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An accurate knowledge of all phases of the instellar medium and physical processes are critical for understanding the triggering and cessation of star formation and galaxy evolution. Warm ionized gas can be detected with optical emission lines and have been studied for decades. However, there are two classes of widespread optical line-emitting regions for which the ionization mechanisms are still evading us 30 years after their discoveries: low ionization emission (LINER-like) in quiescent galaxies and the diffuse ionized gas (DIG) in star-forming galaxies. They may hold critical clues to the heating mechanisms of the ISM, and the evolution of ISM as star formation shuts down. I will discuss the progress we are making on these issues. Specifically, I will highlight some results on this topic based on the spatially-resolved spectroscopy data from the SDSS-IV MaNGA survey, which is an integral field spectroscopy survey of 10,000 nearby galaxies. I will also discuss the general science goals of the MaNGA, and aspects of the survey design and data products.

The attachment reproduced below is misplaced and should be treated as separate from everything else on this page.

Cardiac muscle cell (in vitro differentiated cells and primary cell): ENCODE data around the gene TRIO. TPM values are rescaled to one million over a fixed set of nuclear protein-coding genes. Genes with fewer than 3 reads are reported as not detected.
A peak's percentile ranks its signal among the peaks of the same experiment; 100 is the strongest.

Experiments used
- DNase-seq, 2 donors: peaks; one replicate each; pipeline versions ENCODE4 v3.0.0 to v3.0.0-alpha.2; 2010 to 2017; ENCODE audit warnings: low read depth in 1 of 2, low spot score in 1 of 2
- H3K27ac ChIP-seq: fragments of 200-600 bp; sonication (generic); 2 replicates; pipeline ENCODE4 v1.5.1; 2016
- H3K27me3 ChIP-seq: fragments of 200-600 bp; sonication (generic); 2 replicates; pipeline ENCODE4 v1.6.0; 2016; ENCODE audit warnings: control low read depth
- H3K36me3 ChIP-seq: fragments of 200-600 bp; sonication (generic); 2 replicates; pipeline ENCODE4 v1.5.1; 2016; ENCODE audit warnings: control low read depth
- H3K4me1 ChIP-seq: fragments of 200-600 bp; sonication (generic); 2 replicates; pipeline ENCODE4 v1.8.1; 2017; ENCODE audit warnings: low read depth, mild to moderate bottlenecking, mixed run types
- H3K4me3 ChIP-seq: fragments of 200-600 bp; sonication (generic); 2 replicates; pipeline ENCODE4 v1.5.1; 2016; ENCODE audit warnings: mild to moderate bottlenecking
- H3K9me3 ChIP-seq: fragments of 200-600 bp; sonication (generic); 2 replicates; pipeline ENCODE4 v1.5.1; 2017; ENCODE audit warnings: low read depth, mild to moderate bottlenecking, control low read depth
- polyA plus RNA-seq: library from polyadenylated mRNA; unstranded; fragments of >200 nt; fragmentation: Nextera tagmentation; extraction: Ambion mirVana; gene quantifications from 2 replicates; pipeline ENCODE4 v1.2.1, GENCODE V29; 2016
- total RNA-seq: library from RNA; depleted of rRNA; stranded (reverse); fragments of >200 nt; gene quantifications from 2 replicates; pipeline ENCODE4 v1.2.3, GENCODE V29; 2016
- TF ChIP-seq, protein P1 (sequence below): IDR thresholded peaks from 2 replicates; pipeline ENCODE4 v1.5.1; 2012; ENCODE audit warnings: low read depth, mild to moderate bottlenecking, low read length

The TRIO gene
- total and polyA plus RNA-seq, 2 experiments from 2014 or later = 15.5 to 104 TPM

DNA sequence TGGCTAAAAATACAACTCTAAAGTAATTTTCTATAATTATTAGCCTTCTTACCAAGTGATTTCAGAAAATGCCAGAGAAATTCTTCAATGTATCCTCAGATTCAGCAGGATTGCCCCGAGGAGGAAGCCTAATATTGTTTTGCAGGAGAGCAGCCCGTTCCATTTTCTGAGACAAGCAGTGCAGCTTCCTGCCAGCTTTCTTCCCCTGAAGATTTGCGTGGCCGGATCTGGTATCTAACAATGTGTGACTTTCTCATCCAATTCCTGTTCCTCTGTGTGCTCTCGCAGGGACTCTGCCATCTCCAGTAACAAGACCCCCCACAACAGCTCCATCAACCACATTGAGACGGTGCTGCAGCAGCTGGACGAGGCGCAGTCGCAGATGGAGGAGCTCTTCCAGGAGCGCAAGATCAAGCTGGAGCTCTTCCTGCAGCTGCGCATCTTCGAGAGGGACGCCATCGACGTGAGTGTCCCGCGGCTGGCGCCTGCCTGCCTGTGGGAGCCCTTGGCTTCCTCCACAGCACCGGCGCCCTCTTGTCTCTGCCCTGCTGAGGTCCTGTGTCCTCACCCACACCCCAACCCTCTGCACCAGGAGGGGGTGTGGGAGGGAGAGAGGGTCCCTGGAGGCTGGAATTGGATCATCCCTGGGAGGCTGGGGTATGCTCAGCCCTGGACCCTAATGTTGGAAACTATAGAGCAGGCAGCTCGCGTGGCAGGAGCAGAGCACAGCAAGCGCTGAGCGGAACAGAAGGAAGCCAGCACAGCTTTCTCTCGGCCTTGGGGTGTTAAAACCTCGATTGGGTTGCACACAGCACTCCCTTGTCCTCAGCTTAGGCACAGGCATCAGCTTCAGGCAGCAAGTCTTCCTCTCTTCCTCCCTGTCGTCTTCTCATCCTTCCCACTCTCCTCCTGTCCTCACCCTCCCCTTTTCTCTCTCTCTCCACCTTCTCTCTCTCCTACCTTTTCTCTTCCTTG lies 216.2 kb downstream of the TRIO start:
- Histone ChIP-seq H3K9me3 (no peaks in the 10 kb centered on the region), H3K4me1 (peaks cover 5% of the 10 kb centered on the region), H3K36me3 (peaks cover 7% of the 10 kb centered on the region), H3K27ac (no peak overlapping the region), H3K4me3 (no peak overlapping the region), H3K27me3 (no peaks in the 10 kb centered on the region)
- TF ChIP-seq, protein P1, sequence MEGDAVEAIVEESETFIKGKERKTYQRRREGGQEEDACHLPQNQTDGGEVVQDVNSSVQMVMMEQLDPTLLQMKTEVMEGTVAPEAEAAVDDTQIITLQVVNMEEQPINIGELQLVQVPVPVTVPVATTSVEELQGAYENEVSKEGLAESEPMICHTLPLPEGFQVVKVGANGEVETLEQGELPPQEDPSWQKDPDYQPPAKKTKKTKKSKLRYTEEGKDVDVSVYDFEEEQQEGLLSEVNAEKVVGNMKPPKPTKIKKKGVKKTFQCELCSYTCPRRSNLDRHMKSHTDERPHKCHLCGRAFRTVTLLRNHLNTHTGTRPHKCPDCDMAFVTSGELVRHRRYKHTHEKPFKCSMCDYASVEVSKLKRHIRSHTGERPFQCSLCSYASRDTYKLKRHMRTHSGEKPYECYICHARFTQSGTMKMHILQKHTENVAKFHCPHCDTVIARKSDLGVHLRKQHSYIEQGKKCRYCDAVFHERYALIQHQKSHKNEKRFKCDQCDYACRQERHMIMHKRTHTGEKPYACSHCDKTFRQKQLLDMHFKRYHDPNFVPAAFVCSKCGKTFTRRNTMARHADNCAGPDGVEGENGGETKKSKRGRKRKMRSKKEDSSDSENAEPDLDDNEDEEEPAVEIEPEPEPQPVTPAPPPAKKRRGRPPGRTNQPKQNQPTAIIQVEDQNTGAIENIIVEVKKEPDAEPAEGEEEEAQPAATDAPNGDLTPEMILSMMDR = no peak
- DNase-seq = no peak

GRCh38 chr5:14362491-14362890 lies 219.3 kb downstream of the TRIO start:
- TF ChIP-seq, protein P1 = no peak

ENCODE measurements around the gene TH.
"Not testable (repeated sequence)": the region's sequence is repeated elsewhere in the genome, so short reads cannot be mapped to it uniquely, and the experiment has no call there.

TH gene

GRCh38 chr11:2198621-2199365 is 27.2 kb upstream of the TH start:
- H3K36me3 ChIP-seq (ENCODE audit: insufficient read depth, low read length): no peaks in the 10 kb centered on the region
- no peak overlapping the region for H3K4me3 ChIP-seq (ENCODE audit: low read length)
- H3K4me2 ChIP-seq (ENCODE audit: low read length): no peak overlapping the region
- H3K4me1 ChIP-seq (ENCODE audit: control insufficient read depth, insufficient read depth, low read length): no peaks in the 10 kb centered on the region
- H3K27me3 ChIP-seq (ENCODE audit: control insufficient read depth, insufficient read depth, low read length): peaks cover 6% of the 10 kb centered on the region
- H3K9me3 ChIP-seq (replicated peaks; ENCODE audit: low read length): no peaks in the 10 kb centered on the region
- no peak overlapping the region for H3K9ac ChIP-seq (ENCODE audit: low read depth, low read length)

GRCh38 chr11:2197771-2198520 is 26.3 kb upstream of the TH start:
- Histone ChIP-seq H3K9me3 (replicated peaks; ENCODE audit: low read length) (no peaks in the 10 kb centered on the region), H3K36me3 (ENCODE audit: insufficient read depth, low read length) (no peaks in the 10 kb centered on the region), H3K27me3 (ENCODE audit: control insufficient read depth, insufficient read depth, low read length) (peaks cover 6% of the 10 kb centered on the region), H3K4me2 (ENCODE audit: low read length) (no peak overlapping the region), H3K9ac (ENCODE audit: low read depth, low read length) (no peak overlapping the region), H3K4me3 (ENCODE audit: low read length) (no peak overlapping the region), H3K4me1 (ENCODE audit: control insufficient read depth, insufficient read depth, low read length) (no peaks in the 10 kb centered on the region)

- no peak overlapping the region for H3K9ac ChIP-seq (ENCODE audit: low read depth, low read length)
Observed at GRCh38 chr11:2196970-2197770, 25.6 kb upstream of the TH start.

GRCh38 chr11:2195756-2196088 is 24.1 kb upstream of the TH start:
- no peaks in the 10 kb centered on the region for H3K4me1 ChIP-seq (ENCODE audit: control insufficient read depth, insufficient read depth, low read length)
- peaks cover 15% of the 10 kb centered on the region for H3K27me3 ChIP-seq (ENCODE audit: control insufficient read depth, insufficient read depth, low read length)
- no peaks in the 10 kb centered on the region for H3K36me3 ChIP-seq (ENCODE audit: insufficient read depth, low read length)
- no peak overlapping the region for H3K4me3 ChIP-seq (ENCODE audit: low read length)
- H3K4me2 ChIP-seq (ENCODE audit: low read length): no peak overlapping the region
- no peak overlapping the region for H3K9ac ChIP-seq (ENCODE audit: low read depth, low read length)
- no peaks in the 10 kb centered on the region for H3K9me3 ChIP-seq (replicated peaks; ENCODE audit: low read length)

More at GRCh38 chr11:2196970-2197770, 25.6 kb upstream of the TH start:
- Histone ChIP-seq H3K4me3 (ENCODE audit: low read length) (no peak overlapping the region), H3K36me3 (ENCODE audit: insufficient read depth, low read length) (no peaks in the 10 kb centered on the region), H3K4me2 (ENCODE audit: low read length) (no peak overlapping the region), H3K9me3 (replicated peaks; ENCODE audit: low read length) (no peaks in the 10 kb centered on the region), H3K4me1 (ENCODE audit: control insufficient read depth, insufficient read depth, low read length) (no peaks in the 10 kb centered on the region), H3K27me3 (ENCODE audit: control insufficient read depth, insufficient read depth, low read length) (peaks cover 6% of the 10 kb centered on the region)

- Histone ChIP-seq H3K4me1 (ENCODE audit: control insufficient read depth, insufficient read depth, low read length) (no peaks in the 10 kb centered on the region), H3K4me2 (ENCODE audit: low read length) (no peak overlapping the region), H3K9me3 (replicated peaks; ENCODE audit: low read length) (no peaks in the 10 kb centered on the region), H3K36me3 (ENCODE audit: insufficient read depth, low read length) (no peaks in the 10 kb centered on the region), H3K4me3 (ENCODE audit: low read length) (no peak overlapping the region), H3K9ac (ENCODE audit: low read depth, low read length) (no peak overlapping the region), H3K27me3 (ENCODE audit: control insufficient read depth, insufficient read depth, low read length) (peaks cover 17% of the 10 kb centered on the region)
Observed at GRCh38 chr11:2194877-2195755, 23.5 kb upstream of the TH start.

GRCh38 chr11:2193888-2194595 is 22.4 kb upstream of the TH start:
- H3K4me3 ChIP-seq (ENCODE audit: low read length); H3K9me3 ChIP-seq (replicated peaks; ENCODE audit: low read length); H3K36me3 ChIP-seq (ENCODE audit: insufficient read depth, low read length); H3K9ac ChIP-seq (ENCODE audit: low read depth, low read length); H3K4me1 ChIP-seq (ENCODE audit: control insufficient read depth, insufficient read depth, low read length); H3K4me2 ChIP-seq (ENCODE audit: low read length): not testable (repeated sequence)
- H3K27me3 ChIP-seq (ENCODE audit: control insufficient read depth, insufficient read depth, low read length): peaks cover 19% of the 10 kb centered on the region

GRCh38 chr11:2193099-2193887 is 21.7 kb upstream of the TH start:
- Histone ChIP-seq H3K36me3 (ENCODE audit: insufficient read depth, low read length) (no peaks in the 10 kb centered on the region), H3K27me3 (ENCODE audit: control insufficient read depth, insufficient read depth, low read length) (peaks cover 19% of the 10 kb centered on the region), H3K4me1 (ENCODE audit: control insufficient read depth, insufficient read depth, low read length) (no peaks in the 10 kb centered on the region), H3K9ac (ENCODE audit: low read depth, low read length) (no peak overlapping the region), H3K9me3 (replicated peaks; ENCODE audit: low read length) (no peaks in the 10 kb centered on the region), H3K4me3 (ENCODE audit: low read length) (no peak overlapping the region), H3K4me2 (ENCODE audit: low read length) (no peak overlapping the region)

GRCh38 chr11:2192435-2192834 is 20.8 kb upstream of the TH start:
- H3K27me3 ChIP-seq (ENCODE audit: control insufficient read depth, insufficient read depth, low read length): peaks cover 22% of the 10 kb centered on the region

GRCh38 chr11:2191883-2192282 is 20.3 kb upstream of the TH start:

Renbin obtained his Bachelor degree in Physics at Peking University in 2001 and PhD degree in Astrophysics at University of California at Berkeley in 2007. He then worked as a postdoctoral scholar at University of Toronto and an assistant research scientist at New York University. In 2012, he joined the University of Kentucky as an Assistant Professor. He is an expert in utilizing spectroscopic galaxy surveys to study the stellar population, active galactic nuclei, and interstellar medium of external galaxies, and the environmental dependence of galaxy properties. He is the Survey Scientist for the SDSS-IV MaNGA survey, and also leads the MaNGA Stellar Library (MaStar) project.